Subsea Company over the Moon with Sales of MARS

Aberdeen-based DES Operations has entered into an agreement with oil giant Shell for the sale of three of its revolutionary subsea technology systems.

The subsea processing technology developed by DES removes the need for divers during subsea intervention, allowing operators to squeeze more oil out of the subsea wells in a safer way using remotely operated vehicles.

Known as MARS (Multiple Application Re-injection System), the systems are destined for Shell's Bittern Field in the North Sea where they will be used to upgrade the subsea Xmas tree and maximize oil production.

DES has now sold five MARS systems, with the very first two going to the Gulf of Mexico for BP. The KING project is the first multiphase pump in the Gulf of Mexico as well as the deepest pump deployment ever and the longest high voltage subsea tie-back to a platform to date.

These combined sales have resulted in the company almost trebling its operations in the last twelve months and will see it increase its workforce and move to bigger premises in the very near future.

Set up in 1999 to develop this technology with backing from 3i and the DTI, DES now employs 23 people in Aberdeen and Houston.

The patented MARS system is being described by operators as a sort of "USB port" into their existing subsea xmas trees - the equipment which is placed over the wellhead to control the well - so that the well flow can be accessed on new and existing wells. This flow loop can then be used to increase production, therefore extending the life of the field and enable other processing equipment such as pumping, metering, water management and separation to be installed at any time.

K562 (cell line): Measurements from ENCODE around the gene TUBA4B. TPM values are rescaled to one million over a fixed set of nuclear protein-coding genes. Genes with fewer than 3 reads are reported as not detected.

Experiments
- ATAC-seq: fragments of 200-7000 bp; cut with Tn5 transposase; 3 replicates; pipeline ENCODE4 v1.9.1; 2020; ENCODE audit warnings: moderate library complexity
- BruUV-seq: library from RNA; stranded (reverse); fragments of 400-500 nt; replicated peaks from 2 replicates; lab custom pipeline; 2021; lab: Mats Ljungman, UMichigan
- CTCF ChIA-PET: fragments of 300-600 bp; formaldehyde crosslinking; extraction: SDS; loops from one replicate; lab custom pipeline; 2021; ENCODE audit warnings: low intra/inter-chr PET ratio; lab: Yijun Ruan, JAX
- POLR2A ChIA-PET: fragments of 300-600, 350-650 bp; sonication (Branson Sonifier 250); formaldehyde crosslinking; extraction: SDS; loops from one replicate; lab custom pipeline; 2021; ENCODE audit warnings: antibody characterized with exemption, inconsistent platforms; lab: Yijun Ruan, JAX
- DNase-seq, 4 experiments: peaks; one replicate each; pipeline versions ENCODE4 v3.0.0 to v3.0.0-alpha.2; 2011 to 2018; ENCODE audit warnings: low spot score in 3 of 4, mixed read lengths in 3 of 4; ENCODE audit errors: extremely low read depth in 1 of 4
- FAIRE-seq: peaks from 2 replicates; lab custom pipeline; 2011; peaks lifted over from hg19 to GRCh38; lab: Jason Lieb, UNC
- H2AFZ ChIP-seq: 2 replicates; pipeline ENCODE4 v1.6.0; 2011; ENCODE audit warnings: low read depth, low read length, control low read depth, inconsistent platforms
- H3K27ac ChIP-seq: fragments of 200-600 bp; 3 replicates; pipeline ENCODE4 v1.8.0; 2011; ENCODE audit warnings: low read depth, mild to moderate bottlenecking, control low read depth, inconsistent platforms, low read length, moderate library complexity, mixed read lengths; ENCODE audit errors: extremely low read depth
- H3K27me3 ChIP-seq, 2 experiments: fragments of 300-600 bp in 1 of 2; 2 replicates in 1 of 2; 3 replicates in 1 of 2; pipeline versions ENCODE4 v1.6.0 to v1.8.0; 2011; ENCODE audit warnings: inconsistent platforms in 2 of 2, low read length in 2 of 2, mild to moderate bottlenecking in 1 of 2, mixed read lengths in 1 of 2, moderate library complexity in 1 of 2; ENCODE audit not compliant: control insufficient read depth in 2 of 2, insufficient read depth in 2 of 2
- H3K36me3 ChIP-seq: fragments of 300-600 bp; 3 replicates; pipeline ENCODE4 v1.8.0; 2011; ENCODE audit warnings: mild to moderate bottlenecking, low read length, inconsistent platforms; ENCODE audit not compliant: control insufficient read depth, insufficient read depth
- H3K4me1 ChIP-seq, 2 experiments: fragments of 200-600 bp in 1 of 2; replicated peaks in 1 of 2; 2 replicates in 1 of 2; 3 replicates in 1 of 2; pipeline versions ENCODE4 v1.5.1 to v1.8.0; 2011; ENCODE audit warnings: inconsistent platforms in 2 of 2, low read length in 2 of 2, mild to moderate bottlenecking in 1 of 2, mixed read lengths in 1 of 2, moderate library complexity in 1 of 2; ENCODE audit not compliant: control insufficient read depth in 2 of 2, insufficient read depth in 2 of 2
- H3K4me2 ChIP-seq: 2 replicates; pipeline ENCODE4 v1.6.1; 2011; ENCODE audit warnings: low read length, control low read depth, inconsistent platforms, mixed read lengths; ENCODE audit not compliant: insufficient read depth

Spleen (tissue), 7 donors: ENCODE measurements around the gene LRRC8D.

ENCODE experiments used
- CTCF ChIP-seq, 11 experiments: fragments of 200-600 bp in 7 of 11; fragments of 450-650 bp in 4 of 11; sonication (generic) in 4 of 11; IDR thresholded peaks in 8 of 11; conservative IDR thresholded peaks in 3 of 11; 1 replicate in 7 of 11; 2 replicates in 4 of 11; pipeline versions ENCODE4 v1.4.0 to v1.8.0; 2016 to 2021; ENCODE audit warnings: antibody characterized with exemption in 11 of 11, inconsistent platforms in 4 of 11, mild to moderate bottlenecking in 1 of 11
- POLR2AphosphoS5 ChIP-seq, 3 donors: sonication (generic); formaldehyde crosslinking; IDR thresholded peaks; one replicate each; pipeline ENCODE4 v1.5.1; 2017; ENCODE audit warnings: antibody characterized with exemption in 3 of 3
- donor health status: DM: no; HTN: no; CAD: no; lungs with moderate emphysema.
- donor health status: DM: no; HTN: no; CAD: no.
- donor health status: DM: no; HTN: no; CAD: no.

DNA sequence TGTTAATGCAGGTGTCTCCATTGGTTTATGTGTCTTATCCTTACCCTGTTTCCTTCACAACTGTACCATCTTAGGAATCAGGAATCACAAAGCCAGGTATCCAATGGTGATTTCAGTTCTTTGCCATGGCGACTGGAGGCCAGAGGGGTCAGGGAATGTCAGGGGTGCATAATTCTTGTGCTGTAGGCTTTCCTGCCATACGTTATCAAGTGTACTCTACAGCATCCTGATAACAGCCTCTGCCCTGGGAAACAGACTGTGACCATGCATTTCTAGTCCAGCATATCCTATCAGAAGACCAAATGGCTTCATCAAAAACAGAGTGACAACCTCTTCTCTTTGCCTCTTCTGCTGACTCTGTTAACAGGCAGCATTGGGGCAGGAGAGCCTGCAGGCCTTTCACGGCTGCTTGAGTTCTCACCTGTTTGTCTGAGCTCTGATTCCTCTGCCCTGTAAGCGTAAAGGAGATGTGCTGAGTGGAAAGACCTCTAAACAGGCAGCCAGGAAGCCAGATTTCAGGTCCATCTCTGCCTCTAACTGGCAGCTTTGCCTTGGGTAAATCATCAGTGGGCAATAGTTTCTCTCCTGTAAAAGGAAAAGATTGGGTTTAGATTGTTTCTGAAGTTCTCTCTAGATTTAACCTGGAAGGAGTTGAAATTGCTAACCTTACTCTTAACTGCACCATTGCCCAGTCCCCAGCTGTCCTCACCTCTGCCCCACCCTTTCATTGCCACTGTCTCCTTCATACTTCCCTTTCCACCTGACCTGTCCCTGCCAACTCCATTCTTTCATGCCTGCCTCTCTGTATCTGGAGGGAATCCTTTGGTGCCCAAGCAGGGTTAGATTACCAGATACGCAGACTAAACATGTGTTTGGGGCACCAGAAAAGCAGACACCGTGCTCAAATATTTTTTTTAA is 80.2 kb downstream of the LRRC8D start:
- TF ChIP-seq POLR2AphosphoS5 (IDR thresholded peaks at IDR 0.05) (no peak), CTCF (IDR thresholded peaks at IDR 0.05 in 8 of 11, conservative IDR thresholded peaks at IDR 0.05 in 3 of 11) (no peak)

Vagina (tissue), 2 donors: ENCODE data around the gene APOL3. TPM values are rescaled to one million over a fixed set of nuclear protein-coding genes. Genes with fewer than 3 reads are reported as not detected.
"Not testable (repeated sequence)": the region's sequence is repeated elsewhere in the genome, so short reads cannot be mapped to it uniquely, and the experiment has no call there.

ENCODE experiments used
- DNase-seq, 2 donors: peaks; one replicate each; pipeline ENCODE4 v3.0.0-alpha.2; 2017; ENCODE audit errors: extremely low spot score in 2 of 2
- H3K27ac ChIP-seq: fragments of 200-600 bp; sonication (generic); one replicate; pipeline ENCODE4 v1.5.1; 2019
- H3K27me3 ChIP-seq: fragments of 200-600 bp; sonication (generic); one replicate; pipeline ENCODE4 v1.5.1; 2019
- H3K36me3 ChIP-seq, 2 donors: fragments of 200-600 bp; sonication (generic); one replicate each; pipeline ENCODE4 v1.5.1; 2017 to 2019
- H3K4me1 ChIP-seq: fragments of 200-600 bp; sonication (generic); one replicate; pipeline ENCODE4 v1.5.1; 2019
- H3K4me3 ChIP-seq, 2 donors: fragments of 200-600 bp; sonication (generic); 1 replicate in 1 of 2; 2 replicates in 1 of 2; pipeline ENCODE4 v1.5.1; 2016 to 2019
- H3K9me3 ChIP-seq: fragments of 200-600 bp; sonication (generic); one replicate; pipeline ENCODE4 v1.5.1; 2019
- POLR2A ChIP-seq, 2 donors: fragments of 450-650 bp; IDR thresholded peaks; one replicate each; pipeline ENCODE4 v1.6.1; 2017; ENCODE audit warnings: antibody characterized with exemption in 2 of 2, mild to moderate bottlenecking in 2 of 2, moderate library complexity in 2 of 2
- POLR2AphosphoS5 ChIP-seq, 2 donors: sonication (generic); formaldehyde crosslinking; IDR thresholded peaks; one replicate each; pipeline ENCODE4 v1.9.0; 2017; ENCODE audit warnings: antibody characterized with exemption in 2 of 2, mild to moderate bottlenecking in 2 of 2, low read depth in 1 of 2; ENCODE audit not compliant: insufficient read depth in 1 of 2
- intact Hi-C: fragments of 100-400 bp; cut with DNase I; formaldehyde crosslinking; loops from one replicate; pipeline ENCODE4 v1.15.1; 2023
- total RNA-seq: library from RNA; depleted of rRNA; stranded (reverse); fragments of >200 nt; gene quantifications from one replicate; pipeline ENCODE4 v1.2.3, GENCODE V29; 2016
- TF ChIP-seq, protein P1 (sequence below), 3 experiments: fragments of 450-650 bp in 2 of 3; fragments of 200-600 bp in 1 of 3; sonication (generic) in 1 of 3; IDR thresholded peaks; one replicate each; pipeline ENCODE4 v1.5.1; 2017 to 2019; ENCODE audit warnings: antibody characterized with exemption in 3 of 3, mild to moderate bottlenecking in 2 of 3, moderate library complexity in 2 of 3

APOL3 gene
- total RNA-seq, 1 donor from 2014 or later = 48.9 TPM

"Flexible plug-in-and-play subsea processing has long been the Holy Grail of the oil and gas industry," says DES managing director, Ian Donald. "With MARS, operators now have a simple, low risk, low cost method of achieving this."

Commenting on the agreement with Shell, he says: "The current method to get more oil out of a subsea well can be diver intensive and therefore high risk and expensive. By using the MARS system, Shell is able to eliminate divers and complete the entire underwater operation using remotely operated vehicles."

Shell will be installing two MARS systems on the Bittern field in 2007, with the third being fitted onshore to a new subsea xmas tree before deployment.

Investors 3i backed DES to the tune of £2.5 million in 2007. Partner and head of oil, gas and power with 3i , Graeme Sword, says :"With more and more oil and gas production around the world coming from subsea wells and the need to maximize recovery from these reserves to ensure security of supply, DES' technology is very well-timed. The recent sales are the result of significant commitment by DES, with assistance from industry partners to complete the development and testing of MARS. The response from operators has been hugely positive and we are confident that DES will continue to expand rapidly."